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Among the genes targeted by upregulated miRNAs in XFS-sEVs (let-7b-5p, miR-145-5p, miR-30b and miR-30c), genes related to cartilage homeostasis emerged, such as ADAMTS5 and ADAMTS8 (A Disintegrin and Metalloproteinase with Thrombospondin motifs 5 and 8, respectively) (Figure 8D). Notably, these genes are also well known to be involved in OA pathogenesis and to facilitate aggrecan degradation [30]. In addition, miR-21-5p, which was one of the most upregulated miRNAs in XFS-sEVs, showed associations with SOX genes (SRY-Box Transcription Factor), together with miR-145-5p, miR-214-3p, miR-301a-3p, miR-30b and miR-30c. SOX genes are master transcription factors in chondrocytes, with an essential role in cartilage development and lineage specification [31]. Let7b-5p also targets some collagen genes, such as COL15A1 (type 15 collagen, alpha 1), COL19A1 (type 19 collagen, alpha 1), COL1A1 (type 1 collagen, alpha 1), COL1A2 (type 1 collagen, alpha 2), COL3A1 (type 3 collagen, alpha 1), COL4A1 (type 4 collagen, alpha 1). Further target genes which might be related to cartilage homeostasis were HAS2 (Hyaluronan Synthase 2, target of let-7b-5p), which is the main enzyme involved in hyaluronic acid production [32] and THBS1 (Thrombospondin 1, target of let-7b-5p and miR-21-5p), well known for its anti-angiogenic and anti-inflammatory effects [33]. TGFBR (Transforming Growth Factor Beta Receptor) was also identified as target gene for several EV-miRNAs (let-7b-5p, miR-214-3p, miR-21-5p, miR-301a-3p, miR-331-3p, miR-361-5p), together with the Wnt/ β-catenin signaling pathway effector WNT1 (Wnt Family Member 1). Additionally, miR-145-5p showed interactions also with CTGF (Connective Tissue Growth Factor), a key molecule often associated with connective tissues regeneration and wound healing [34].

 Figure 7 

Characterization of miRNA content of sEVs. (A) Volcano plot showing differentially expressed miRNA in XFS- compared to FBS-sEVs, both in normoxia (orange) and hypoxia (green). (B) Volcano plot showing differentially expressed miRNA in Hypo- compared to Normo-sEVs, both in FBS (red) and XFS (blue). (C) Venn diagram showing upregulated miRNA in Normo XFS-sEVs vs. Normo FBS-sEVs (orange), Hypo XFS-sEVs vs. Hypo FBS-sEVs (green), Hypo XFS-sEVs vs. Normo XFS-sEVs (blue), Hypo FBS-sEVs vs. Normo FBS-sEVs (red). (D) Venn diagram showing downregulated miRNA in Normo XFS-sEVs vs. Normo FBS-sEVs (orange), Hypo XFS-sEVs vs. Hypo FBS-sEVs (green), Hypo XFS-sEVs vs. Normo XFS-sEVs (blue), Hypo FBS-sEVs vs. Normo FBS-sEVs (red).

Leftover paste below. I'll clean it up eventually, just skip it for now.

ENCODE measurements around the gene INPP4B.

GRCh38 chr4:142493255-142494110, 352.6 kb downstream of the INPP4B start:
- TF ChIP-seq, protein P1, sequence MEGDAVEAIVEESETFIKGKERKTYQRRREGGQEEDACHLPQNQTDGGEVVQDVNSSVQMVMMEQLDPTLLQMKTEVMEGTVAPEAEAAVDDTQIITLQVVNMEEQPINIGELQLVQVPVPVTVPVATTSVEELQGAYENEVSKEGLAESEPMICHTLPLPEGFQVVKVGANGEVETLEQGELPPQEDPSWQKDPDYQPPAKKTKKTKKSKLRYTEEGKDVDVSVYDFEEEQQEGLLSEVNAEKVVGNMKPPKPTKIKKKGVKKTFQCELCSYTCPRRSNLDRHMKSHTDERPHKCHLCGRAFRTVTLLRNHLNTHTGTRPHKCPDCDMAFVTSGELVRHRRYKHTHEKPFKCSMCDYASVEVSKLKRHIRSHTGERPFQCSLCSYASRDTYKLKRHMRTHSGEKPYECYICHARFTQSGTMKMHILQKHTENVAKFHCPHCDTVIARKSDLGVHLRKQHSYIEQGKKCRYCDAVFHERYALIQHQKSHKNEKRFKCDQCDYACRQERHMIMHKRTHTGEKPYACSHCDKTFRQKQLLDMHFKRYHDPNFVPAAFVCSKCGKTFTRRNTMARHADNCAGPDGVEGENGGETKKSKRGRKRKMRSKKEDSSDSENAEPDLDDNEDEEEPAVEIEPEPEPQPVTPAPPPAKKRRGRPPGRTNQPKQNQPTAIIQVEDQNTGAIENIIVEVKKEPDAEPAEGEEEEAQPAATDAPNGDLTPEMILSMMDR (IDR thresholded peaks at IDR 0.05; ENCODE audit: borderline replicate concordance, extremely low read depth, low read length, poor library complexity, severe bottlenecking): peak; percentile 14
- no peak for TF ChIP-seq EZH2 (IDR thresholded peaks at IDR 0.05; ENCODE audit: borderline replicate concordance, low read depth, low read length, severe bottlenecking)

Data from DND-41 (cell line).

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 Figure 8 

Pathway, biological processes, and target genes of expressed miRNA. (A) Heat map showing main pathways regulated by expressed miRNA, analysed with DIANA myRPath 3.0. Colour scale is representative of log10 (p value). (B) Biological processes of upregulated miRNA, analysed with DIANA myRPath 3.0. (C) Biological processes of downregulated miRNA, analysed with DIANA myRPath 3.0. (D) Heat map showing target genes regulated by expressed miRNA, analysed with miRsystem. Colour scale is representative of hits number.

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Additional target genes found from the analysis were BMP1 (Bone Morphogenetic Protein 1, target for miR-331-3p), BMP6 (Bone Morphogenetic Protein 6, target for miR-301a-3p) and RUNX2 (Runt-related transcription factor 2, target for miR-301a-3p, miR-30b-5p and miR-30c-5p). In particular, BMPs are multi-functional growth factors with roles in embryonic development [35], while RUNX2 is a transcription factor essential for osteoblast differentiation and chondrocytes maturation during endochondral ossification [36]. Moreover, miR-30b-5p and miR-30c-5p can also target ATG5 (Autophagy-Related Gene 5) and BECN1 (Beclin 1), which are master genes of autophagy [37], and IL-1α. All together these data suggest that XFS-sEVs segregate a miRNA cargo exploiting a more chondroprotective and anti-inflammatory effect.

MiR-145 and miR-214 showed anti-inflammatory properties

Based on gene ontology analysis, EV-encapsulated miRNAs targeting cartilage related genes (i.e., let-7b-5p, miR-145-5p, miR-214-3p, miR-21-5p, miR-301a-3p, miR-30b-5p and miR-30c-5p) were functionally validated in an OA in vitro environment (Figure 9). HACs were transfected with the selected miRNA mimics and then inflammation was triggered by IL-1α treatment. Interestingly, miR-145 emerged as a strong anti-inflammatory effector. Its overexpression led indeed to a significant down-regulation of IL-6 (p < 0.05), IL-8 (p < 0.01) and COX-2 (p < 0.05) expression (Figure 9, left panel). In addition, miR-214 was also found to induce a slight not significant inhibition of IL-8 expression and an effective reversion of COX-2 gene levels (p < 0.05) (Figure 9, left panel).